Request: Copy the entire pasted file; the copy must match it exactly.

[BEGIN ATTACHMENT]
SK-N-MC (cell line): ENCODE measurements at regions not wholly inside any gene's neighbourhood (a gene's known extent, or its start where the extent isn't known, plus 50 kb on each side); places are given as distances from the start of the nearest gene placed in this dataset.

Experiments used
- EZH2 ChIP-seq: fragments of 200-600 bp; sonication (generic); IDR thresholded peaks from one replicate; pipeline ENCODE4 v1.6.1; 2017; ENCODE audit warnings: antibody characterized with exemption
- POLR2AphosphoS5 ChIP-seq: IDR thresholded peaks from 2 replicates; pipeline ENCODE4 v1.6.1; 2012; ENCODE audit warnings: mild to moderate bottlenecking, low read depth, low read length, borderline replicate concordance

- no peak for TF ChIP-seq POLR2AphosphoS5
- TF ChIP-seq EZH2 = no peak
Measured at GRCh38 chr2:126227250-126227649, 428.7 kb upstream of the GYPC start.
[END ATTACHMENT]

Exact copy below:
SK-N-MC (cell line): ENCODE measurements at regions not wholly inside any gene's neighbourhood (a gene's known extent, or its start where the extent isn't known, plus 50 kb on each side); places are given as distances from the start of the nearest gene placed in this dataset.

Experiments used
- EZH2 ChIP-seq: fragments of 200-600 bp; sonication (generic); IDR thresholded peaks from one replicate; pipeline ENCODE4 v1.6.1; 2017; ENCODE audit warnings: antibody characterized with exemption
- POLR2AphosphoS5 ChIP-seq: IDR thresholded peaks from 2 replicates; pipeline ENCODE4 v1.6.1; 2012; ENCODE audit warnings: mild to moderate bottlenecking, low read depth, low read length, borderline replicate concordance

- no peak for TF ChIP-seq POLR2AphosphoS5
- TF ChIP-seq EZH2 = no peak
Measured at GRCh38 chr2:126227250-126227649, 428.7 kb upstream of the GYPC start.